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Looking for a Devops Engineer/ Release Manager to Join Us on the BBC Digital Archive Project

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We’re looking for the new member to join the devops team of the BBC’s digital archive project, the role is a split of soft and technical skills and is essentially a “devops engineer/ release manager” position. Experience has taught me that devops is a notoriously difficult thing to recruit for so I’m widening my search by posting here as well as using all the usual routes.

What follows is a summary of the characteristics that I’m looking for, I’m not expecting to find someone who fits all of these but hopefully they should give you a good insight in to what I’m after.

So then here’s what I think you might be like…


You may have worked as a full time developer in the past (you may still do so). You are probably somewhat of a programming polyglot and are definitely well versed in Java applications and their various containers (Tomcat, Jetty etc). You probably understand design patterns and have a passion for TDD and use this knowledge wherever you can when working on devops problems. If you have worked with Java in the past then you’re probably more interested in Spring, Groovy and Grails than J2EE and other ‘enterprisey’ things which are inherently difficult to use TDD techniques against.

You are well versed in several scripting languages, notably Ruby, Bash and Perl

You don’t like doing things by hand more than once or twice, you know what inconsistencies this can cause and prefer to automate using tools like Puppet, Chef, Ansible and Capistrano.

You hate technical debt with a passion, but rather than seeing it as an annoyance which you don’t enjoy fixing you relish the challenge of working it off, improving things, reducing build times, making deployments more robust and reliable.

You have a dislike for proprietary software and have a love of open source. You have a broad working knowledge of many reliable and popular open source projects. You also know when to avoid certain projects because they’re too immature or could lead to a support nightmare due to lack of community.

You like tools like Vagrant and love the fact that you can use Vagrant’s provisioners to test changes locally before deploying to development environments (which will inevitably break if you can’t test changes locally first).

You have a website/ blog which you set up as a technical experiment which may or not receive as much love as you know it should. You may spend some of your personal time learning and playing with new tech. You may have a github account and may have contributed to one or more open source projects.

You are a dab hand with source code control systems, you’ve definitely used Subversion and have probably used Git. You’ve taken the time to read the relevant documents and are competent at branching and merging in both.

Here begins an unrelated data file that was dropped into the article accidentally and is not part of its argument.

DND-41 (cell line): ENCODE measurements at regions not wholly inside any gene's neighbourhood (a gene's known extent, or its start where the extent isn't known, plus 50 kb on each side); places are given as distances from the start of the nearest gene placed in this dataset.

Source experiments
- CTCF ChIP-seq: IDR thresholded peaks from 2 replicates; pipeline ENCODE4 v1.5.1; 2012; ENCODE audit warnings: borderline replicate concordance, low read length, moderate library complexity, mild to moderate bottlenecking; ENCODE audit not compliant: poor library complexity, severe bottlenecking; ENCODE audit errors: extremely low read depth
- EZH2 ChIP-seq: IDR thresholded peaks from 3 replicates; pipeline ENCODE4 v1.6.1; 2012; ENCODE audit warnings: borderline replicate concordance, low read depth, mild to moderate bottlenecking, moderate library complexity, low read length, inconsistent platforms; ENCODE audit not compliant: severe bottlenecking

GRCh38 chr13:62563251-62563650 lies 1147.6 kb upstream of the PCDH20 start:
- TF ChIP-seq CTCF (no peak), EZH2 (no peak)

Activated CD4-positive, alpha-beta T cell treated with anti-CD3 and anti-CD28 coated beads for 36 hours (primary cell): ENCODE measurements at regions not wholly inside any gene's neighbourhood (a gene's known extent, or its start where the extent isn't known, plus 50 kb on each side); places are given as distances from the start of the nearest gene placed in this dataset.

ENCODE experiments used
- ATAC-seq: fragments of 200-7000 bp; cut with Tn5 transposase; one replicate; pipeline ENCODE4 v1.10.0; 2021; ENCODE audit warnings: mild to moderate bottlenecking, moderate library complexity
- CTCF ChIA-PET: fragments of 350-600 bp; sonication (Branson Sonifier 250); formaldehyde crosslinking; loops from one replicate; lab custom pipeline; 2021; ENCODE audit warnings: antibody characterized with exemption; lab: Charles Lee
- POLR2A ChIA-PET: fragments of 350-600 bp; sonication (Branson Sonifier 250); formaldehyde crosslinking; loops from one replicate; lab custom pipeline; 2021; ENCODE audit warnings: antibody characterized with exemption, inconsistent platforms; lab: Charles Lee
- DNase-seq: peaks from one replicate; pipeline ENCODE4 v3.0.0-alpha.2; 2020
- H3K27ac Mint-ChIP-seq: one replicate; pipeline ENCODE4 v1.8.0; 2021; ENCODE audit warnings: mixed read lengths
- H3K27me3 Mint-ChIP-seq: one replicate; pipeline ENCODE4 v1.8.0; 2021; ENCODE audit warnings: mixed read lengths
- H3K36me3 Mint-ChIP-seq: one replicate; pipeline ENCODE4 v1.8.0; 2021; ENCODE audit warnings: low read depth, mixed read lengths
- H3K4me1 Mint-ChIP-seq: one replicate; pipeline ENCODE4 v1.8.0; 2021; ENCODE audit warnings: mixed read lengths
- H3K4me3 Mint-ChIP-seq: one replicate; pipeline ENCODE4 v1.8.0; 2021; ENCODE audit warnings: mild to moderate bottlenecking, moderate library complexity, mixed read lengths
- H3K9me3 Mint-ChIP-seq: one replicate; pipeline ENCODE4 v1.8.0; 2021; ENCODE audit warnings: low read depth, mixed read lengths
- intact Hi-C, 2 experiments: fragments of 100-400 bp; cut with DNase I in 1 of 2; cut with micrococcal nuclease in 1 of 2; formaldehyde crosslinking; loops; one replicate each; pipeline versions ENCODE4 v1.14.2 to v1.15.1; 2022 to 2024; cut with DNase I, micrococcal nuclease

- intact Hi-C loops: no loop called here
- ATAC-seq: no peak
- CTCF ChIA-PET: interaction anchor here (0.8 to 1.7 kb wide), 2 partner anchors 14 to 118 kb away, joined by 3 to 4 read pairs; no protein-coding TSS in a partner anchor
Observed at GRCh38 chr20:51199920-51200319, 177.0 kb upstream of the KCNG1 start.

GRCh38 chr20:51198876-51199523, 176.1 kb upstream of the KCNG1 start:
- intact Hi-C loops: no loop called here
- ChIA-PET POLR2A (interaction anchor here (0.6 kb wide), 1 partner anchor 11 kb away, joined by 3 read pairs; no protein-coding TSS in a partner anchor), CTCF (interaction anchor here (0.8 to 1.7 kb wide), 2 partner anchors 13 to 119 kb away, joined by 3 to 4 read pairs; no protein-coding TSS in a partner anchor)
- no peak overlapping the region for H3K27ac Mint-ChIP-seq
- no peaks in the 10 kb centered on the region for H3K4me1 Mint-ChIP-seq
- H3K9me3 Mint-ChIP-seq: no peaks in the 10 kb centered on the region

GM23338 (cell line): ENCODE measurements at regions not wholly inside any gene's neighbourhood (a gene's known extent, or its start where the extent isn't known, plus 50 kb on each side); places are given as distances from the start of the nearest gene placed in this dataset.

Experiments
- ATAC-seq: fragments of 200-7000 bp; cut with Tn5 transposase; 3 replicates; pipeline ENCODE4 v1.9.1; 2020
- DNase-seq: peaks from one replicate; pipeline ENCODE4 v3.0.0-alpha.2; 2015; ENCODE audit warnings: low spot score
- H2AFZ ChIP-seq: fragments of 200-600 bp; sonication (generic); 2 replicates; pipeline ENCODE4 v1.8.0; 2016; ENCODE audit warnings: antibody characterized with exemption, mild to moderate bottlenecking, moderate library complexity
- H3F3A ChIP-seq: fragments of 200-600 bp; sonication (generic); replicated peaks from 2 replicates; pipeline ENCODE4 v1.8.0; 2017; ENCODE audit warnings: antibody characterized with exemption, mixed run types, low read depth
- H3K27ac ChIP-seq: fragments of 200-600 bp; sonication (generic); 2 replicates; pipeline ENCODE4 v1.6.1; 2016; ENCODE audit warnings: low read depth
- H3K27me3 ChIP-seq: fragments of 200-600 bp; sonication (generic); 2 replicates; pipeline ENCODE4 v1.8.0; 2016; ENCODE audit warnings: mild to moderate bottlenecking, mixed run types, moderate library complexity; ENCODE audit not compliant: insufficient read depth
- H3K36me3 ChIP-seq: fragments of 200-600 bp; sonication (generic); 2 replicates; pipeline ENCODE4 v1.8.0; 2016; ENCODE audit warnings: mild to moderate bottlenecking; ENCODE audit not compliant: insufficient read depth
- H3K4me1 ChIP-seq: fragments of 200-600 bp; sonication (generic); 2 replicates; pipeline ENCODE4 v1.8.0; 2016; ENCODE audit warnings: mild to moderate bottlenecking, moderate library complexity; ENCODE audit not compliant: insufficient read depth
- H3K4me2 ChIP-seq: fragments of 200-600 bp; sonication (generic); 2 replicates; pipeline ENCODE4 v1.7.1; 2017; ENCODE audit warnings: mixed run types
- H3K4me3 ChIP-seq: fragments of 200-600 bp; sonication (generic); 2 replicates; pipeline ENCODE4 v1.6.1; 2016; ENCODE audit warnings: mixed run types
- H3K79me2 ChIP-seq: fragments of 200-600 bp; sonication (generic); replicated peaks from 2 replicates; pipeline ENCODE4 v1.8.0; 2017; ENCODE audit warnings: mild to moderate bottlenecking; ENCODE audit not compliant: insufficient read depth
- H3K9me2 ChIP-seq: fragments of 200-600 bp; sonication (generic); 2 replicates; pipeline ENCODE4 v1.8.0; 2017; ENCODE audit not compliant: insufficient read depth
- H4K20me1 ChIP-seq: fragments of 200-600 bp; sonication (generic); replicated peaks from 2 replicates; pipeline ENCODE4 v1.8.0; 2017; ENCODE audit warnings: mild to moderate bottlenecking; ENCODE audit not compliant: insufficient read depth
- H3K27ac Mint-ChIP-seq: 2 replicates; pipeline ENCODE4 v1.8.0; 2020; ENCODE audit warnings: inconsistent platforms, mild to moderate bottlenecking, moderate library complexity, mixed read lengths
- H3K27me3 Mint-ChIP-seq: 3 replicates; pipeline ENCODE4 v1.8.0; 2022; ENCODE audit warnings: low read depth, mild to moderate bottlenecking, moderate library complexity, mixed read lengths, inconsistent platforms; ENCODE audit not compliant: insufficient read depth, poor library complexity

You understand SSH to the extent that you can set up SSH config and SSH agents. You know how to use private and public keys.

You have high development standards and hold your self to these. You take pride in your work, you plan it, you don’t just hack your way there (Although you’ve probably done a lot of hacking about in your time, but you know when to hack and when not to).

You may use a Mac or Linux operating system, hey you might even run Windows, and you take your Laptop everywhere with you. Given the choice you would rather use your own laptop than a boring sanitised enterprise desktop machine.

Personally (Soft Skills):

You are an organised person and are used to context switching between tech and non tech work. You are probably an outgoing person and enjoy working collaboratively, you enjoy pulling together the various pieces of the release and deployment puzzle and getting everything prepped on time for releases. You accept that releases sometimes contain more manual steps than you’d like but have a desire to move towards a continuous deployment model (and the skills to help get there).

You enjoy working in a fast paced environment or one where it sometimes feels like you need to wade through a little treacle in order to get where you want to be, because you know the feeling of getting there will be worth it in the end.

You favour agile methodologies (Scrum, Kanban etc) over traditional ones (Waterfall, Prince2 etc). Your preference is derived from experience of working in a successful agile team.

Boring stuff:

You are available for interview as soon as possible (ideally in the next couple of weeks). If all goes well and we agree that you will join us you will be available to start work on site at the BBC’s White City campus in London within 1 - 4 weeks of offer. The role is intended to be a contract role however there might be an opportunity for it to be a permy role for those interested.

If much of the above sounds like you and you’re interested in discussing the role further I would love to hear from you, so please drop me a line at edd-AT-eddgrant-DOT-com